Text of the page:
Lots of businesses were in trouble already, then Covid put the final nail in the coffin. High rents and business rates, parking charges and people shopping on-line have all contributed to the decline. We used to have street sweepers regularly around our area. I haven't seen them for years now. And a pet hate of mine is bags of dog poo, either thrown on the ground, into people's gardens or even hung on trees! Why, if someone goes to the trouble of picking up their dog's poo, can't they put it in a bin? I just don't get it! xx

CharlotteP said...

Coincidentally, a friend of mine rang today, and said that her daughter, a manageress for Costa coffee in a small country town, is off work with stress. She has been told that her branch is not making enough profit...the rent for the shop is £7000 - a week. The world has gone quite mad...

Heather said...

I think this will be similar to many small towns. I know we have lost several shops since Covid took hold. Added to that the council decided to close the High Street to through traffic in order to pedestrianise it. Not a popular decision among local shopkeepers and residents. It now looks 'neither nowt nor summat' with pubs and coffee shops putting out tables and chairs in the road or out on pavements.

Bonnie said...

I think everything cycles in and out. When I first moved to Minneapolis in the late 1970s, all of the little mom & pop corner shops were closing and stayed closed for almost ten years. Then everywhere, they became coffee shops and small art boutiques and cafes, grocery, and clothing stores. It was so nice to see "neighborhoods" again. Then rents go up, or COVID or our race problems escalate, and they all close up. I believe I'm seeing enough entrepreneurial spirit that they will rise again. Hope so!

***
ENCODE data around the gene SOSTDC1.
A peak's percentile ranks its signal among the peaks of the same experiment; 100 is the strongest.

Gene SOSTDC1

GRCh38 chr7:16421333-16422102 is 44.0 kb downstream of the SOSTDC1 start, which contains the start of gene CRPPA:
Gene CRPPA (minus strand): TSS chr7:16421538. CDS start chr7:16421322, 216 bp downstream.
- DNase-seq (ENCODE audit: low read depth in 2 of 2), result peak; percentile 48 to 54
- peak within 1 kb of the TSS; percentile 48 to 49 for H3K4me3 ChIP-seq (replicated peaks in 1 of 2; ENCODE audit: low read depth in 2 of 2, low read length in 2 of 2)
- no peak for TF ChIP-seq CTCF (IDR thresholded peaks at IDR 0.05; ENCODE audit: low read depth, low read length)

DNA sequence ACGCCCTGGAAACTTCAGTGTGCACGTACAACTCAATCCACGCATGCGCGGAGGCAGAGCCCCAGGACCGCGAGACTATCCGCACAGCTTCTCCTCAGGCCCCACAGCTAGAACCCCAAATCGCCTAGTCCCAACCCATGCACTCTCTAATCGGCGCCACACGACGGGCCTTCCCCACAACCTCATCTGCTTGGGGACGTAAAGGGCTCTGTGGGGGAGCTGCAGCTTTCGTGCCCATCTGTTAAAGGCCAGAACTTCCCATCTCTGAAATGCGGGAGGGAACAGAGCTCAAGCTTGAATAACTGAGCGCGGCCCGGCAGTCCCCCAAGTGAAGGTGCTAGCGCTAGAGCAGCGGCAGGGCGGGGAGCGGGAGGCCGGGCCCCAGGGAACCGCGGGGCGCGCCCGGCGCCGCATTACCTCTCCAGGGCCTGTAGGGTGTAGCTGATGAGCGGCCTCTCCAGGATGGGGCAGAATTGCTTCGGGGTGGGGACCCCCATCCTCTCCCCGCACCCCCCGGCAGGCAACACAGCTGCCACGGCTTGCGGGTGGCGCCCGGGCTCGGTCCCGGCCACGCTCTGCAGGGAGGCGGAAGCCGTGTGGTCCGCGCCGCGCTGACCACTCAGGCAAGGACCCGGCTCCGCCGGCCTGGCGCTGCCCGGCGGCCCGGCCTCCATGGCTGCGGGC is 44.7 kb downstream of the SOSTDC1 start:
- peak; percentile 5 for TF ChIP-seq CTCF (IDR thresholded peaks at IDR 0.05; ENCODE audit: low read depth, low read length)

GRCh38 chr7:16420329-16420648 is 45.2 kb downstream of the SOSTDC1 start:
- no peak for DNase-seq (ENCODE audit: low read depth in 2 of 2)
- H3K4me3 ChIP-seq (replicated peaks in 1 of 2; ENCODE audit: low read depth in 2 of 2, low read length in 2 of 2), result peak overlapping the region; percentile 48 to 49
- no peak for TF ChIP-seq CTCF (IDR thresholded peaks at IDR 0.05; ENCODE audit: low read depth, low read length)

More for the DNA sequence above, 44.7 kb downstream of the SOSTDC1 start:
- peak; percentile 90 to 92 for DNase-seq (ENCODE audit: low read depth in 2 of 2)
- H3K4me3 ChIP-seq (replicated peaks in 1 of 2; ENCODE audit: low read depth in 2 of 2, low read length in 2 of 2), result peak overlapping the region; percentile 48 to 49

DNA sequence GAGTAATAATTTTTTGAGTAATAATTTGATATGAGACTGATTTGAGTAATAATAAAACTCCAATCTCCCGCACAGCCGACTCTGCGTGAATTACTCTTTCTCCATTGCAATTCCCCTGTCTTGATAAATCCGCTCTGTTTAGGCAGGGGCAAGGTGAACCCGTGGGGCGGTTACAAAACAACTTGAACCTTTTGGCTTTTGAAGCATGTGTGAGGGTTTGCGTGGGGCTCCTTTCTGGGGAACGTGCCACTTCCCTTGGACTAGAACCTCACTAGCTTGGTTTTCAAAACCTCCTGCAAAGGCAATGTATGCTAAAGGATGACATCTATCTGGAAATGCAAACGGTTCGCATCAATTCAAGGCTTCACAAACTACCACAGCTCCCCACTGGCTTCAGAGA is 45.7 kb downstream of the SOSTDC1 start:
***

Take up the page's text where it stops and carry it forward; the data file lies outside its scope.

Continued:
Bonnie in Minneapolis

Jane from Dorset said...

Our small town is busier than ever and several new businesses have opened during the last eighteen months.
As to litter, a group of us keep the town litter free on a voluntary basis with fortnightly litter picks.

Helen said...

First, I want to say I love the humour as you ended your post. Next, yes I agree about the state of so many of our cities ... large and small. The over one year of 'hunkering down' hurt so many. We may never fully recover life as it used to be. Thanks for writing this, take care, I am thrilled you made it to the beauty salon!!!